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How should I prepare for my visa interview? • TechCrunch


Here is another version of “Dear Sophie,” an advisory column that answers immigration-related questions about working at tech companies.

“Your questions are vital to the spread of knowledge allowing people around the world to push their boundaries and follow their dreams,” says Sophie Alcorn, an immigration attorney in Silicon Valley. “Whether you are a company executive, founder or looking for a job in Silicon Valley, I would love to answer your question in my next column.”

TechCrunch+ members receive access to weekly “Dear Sophie” columns; use promo code ALCORN to buy a one or two year subscription with 50% off.


Dear Sophie,

Our startup just received a top-of-the-line accelerator in winter!

My co-founder with an H-1B just got fired from a big tech company, but he’s okay because his immigration attorney is filing for a change of status to B-1 during the extension. 60 days. I’m very worried though because I’m outside the US and I don’t have a B-1/B-2 tourist visa yet.

How can I pass the visa interview? What kind of questions will I be asked? How should I prepare?

– Perseverance in Tobago

Dear Tenacious,

Thanks so much for contacting! Before I dive into your question, let me provide some background and general recommendations for preparing for a consular interview.

Get advice from an expert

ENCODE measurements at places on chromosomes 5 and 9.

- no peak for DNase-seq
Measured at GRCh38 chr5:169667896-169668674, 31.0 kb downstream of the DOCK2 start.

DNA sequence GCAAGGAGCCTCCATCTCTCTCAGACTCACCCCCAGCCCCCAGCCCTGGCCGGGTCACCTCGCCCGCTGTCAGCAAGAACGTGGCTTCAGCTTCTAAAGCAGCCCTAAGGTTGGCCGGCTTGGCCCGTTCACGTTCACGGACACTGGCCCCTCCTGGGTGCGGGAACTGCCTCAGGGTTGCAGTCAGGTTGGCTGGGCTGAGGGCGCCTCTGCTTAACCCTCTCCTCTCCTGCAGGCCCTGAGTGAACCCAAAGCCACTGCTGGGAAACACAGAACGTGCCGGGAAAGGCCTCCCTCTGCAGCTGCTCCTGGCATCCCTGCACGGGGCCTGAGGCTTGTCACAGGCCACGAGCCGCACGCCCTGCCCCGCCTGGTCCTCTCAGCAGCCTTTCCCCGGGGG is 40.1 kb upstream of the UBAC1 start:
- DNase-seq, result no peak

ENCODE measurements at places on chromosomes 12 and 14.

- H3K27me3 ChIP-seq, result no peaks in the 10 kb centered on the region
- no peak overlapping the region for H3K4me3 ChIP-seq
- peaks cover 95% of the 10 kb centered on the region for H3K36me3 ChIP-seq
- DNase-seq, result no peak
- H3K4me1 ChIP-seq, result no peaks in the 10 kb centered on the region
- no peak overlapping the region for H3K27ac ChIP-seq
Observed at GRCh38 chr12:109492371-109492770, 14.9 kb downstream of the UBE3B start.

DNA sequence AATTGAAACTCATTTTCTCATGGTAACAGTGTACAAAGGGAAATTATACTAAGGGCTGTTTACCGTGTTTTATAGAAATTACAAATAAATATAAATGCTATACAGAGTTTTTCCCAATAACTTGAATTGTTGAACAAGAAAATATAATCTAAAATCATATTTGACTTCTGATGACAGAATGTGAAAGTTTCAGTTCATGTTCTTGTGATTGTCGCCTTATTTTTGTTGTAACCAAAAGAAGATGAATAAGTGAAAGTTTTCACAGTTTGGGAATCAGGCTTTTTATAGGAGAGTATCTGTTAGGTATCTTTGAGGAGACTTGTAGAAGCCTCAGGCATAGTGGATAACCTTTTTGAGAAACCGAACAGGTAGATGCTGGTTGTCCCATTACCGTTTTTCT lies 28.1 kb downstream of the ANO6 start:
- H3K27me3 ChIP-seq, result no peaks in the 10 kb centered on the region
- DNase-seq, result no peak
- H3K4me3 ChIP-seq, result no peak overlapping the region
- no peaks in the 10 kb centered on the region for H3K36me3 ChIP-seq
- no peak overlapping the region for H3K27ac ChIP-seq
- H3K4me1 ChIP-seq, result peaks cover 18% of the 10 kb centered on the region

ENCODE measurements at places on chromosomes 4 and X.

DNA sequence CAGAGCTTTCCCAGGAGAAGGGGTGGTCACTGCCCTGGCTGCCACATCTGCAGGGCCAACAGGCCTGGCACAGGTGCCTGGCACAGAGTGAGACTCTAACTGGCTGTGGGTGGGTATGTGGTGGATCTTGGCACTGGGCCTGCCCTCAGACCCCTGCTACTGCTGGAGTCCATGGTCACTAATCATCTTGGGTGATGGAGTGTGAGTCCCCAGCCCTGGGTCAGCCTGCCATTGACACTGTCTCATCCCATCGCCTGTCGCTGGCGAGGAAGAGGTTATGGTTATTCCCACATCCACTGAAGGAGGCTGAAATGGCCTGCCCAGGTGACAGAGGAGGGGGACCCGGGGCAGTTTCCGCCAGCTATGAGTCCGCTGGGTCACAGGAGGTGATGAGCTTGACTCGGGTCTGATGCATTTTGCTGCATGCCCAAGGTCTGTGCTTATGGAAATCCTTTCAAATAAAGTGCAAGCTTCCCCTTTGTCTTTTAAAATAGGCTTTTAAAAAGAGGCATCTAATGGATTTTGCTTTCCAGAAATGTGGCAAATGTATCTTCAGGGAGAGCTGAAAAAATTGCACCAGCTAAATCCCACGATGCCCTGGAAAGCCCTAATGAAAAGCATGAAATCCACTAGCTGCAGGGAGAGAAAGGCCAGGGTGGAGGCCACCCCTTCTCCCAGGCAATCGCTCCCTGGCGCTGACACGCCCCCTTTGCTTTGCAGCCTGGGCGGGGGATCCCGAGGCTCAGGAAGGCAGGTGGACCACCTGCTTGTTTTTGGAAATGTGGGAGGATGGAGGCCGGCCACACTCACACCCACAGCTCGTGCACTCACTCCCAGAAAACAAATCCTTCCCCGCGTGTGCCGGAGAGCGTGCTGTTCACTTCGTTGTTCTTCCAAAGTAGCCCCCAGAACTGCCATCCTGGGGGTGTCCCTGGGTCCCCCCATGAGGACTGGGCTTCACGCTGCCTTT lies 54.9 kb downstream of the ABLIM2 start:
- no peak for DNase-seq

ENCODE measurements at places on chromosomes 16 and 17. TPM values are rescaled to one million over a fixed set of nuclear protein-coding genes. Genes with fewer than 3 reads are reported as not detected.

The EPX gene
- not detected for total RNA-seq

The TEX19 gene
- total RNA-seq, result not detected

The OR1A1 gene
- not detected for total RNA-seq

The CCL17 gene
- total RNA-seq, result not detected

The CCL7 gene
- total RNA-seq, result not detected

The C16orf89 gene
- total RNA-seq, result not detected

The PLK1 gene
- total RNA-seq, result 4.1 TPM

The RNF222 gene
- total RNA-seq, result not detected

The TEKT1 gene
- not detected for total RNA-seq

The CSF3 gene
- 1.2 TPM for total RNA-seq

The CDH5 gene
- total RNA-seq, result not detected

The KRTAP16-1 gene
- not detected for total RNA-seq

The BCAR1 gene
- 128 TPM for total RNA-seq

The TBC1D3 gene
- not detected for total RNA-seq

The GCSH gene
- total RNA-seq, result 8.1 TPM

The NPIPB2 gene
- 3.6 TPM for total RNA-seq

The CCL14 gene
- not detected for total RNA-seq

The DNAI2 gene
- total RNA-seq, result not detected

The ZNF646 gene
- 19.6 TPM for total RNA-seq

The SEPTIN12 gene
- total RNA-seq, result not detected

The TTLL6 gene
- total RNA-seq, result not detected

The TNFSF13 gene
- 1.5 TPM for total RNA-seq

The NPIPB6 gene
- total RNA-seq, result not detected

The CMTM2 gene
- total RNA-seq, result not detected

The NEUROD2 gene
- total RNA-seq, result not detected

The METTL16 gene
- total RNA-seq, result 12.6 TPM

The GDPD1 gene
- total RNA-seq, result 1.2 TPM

An interview with any immigration official is a high-risk job. Immigration officials have the sole discretion to decide whether to issue you a nonimmigrant visa or an immigrant visa (green card) to allow you to enter the United States. And whether you perform well or poorly in your interview will have implications for your future visa and green card applications.

According to Mandy Feuerbacher, a former consular officer at the U.S. State Department, officials take notes on whether they think interviewees are responsible, trustworthy, and qualified, and that file will be available to all consular officers even if a person applies for a different type of visa or at another U.S. embassy or consulate.


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Unfortunately, you cannot bring an immigration attorney with you to a consular interview — the State Department stopped allowing that over 25 years ago. Conversely, you are allowed to bring an attorney to your green card interview with U.S. Citizenship and Immigration Services officers within the United States.

Immigration officers are human too!

A composite image of immigration attorney Sophie Alcorn against a background with the TechCrunch logo.

Image credits: Joanna Buniak / Sophie Alcorn (Opens in a new window)

This may sound obvious, but reminding yourself of it can help ease your anxiety. Like everyone else, consular officers have families, good and bad days, hopes and dreams, personalities and worldviews shaped by their unique experiences. They simply try to do their job to the best of their ability.

In addition, the H-1B special occupation visa and the L-1 intra-company transferee visa have a dual purpose and allow you to intend to remain in the United States by filing a petition. green card. The O-1 extraordinary ability visa also offers some flexibility.

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